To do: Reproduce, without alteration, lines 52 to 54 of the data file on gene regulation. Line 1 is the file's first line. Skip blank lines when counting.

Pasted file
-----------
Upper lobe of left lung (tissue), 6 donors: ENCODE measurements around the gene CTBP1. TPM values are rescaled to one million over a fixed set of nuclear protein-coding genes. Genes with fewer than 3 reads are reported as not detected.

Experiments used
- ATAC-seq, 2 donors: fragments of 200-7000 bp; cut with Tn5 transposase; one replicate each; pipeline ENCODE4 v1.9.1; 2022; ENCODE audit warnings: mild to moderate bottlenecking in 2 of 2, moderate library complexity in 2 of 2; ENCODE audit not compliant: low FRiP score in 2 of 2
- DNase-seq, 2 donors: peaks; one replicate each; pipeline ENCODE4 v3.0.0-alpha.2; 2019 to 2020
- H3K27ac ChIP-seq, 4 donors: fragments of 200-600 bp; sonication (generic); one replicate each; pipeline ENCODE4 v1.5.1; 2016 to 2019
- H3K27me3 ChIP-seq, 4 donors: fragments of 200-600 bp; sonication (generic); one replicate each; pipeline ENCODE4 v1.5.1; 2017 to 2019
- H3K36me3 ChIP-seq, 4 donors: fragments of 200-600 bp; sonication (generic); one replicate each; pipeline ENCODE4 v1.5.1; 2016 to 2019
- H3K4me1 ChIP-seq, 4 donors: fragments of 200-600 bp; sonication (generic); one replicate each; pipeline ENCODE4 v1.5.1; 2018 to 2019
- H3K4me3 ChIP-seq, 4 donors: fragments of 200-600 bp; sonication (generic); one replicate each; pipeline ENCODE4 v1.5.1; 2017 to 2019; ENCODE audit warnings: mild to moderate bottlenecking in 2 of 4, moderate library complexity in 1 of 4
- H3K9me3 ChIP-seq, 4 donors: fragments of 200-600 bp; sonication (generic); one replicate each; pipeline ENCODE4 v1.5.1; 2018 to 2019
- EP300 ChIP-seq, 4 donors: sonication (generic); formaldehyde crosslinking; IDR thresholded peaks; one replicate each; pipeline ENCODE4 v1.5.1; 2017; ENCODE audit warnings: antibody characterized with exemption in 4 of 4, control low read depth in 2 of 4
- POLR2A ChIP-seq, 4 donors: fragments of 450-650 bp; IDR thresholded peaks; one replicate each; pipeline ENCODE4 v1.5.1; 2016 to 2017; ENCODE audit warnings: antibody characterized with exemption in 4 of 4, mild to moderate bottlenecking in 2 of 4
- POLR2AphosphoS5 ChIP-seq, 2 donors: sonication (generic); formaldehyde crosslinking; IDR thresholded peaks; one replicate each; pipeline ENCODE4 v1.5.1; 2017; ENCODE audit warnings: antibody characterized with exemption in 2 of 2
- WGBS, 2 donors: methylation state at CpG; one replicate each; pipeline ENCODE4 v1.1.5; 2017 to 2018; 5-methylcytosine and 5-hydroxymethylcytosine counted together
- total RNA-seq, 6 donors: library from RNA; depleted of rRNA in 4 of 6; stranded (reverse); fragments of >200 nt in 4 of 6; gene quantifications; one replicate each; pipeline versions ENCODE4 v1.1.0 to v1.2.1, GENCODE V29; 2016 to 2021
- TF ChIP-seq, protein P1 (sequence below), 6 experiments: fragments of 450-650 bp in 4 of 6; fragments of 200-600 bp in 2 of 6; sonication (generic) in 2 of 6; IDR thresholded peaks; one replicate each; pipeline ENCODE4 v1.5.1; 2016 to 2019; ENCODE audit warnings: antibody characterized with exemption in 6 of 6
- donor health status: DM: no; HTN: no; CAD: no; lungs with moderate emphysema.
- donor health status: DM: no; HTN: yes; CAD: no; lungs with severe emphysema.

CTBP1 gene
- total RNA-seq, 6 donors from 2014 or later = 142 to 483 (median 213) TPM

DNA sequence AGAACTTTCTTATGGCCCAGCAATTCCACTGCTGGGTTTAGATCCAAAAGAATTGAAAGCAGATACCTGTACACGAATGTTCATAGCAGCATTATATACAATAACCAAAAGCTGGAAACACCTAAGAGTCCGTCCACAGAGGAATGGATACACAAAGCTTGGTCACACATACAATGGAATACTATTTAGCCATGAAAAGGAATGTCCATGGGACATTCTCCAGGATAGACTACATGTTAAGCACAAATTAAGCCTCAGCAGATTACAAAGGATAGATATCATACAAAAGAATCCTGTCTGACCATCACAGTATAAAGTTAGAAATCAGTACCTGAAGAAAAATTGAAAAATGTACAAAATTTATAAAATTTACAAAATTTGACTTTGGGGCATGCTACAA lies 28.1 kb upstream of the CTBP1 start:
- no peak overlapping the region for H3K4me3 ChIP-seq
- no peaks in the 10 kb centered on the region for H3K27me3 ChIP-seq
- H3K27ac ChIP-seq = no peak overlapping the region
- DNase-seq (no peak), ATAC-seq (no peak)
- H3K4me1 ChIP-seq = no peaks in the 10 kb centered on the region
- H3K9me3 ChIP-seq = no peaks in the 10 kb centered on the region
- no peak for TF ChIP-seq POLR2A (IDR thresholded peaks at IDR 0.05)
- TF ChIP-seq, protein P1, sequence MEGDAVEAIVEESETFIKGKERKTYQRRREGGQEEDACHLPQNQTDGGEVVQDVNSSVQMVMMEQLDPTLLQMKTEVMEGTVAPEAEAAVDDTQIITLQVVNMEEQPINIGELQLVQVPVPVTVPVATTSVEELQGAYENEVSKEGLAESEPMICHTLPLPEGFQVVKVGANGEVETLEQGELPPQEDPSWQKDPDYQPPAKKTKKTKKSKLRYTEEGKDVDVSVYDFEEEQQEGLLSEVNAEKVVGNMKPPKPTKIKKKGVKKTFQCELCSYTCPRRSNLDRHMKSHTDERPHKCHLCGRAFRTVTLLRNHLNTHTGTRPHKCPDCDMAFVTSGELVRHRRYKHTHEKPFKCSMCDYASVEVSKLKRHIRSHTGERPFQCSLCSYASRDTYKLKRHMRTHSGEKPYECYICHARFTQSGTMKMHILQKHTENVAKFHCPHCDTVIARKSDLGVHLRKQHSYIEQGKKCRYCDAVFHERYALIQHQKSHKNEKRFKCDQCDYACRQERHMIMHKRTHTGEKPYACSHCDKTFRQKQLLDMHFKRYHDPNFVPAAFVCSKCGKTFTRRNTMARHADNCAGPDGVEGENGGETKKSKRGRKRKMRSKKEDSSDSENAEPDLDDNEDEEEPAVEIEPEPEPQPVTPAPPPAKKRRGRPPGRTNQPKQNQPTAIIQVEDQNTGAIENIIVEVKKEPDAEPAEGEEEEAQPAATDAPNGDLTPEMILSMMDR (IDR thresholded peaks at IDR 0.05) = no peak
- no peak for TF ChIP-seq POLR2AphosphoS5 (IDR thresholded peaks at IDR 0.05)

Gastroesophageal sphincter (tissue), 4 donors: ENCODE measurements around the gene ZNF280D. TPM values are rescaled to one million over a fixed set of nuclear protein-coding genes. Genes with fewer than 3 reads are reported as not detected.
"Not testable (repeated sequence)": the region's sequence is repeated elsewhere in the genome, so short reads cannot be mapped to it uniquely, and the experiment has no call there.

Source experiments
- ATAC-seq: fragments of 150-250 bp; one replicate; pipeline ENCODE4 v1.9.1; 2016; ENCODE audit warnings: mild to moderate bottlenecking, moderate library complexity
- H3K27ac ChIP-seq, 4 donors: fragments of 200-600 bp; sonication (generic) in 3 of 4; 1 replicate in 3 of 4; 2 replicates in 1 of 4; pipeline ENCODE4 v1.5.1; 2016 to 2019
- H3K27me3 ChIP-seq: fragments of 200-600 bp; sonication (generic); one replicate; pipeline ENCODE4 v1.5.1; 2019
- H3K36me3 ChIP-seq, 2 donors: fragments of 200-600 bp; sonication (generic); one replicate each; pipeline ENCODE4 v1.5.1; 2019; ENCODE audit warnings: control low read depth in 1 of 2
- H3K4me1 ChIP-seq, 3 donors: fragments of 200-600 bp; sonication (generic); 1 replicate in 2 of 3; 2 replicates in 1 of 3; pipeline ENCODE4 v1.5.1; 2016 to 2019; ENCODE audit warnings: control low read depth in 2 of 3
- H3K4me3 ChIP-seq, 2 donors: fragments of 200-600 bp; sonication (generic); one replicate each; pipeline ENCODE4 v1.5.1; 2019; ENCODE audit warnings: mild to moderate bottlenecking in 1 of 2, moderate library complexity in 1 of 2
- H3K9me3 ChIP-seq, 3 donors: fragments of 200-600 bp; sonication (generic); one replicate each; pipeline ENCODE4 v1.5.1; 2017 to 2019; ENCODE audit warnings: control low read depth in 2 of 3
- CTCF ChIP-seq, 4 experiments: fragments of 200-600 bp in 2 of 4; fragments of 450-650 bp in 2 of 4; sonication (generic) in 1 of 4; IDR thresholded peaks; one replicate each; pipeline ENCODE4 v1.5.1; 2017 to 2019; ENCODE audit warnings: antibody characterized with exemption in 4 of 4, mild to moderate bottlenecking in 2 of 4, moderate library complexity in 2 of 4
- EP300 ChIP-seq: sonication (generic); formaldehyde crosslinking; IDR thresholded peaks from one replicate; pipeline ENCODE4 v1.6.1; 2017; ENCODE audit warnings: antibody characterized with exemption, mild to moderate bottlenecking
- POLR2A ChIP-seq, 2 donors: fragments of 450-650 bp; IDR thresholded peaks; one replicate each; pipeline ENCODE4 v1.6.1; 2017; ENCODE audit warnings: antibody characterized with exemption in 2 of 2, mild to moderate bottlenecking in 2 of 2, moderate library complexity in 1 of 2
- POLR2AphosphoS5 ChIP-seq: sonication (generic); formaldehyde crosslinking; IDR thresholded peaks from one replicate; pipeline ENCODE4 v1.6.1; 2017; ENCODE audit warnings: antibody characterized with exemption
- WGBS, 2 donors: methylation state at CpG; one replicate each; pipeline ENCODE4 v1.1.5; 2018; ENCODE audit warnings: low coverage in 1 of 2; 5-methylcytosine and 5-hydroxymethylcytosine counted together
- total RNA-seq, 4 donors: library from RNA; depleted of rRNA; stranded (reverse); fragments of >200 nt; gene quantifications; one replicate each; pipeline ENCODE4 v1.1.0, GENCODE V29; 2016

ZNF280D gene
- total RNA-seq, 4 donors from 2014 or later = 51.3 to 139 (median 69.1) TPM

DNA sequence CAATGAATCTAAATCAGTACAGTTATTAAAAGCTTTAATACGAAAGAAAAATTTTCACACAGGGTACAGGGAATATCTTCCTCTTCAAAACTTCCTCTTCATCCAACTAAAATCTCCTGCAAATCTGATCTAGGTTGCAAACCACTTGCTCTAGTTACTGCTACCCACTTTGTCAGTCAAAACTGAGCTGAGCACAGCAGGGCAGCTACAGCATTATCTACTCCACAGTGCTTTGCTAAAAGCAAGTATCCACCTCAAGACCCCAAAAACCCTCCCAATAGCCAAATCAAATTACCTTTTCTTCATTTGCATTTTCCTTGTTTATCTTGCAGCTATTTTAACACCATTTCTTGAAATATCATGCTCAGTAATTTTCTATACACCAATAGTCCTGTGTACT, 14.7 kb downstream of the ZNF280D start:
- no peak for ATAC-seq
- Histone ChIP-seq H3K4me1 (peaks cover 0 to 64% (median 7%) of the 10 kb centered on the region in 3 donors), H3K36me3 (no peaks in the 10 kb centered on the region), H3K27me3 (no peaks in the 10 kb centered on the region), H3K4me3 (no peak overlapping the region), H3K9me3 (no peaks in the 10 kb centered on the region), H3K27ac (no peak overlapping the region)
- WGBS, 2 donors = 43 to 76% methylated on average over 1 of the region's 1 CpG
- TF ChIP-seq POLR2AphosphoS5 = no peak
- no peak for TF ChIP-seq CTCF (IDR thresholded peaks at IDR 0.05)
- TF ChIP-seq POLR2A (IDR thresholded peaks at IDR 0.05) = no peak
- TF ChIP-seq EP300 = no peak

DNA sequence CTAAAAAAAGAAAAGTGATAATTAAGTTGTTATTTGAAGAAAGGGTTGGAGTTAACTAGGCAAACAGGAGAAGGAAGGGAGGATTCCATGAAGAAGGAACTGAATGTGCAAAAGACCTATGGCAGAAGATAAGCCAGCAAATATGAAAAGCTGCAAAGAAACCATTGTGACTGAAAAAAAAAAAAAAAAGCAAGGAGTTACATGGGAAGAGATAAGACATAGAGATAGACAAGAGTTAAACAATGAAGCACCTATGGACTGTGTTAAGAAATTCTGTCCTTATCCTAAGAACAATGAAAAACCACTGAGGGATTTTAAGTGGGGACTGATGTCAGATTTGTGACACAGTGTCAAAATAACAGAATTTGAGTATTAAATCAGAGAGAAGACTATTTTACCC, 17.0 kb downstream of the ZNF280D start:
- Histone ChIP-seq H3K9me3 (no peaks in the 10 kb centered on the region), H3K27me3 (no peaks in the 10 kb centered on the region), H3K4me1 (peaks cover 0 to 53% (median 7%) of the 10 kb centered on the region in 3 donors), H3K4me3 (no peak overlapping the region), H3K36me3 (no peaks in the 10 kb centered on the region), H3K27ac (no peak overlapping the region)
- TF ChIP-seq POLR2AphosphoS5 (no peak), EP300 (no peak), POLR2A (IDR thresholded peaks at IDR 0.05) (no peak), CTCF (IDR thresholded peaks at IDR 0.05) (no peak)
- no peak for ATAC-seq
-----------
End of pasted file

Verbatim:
- WGBS, 2 donors = 43 to 76% methylated on average over 1 of the region's 1 CpG
- TF ChIP-seq POLR2AphosphoS5 = no peak
- no peak for TF ChIP-seq CTCF (IDR thresholded peaks at IDR 0.05)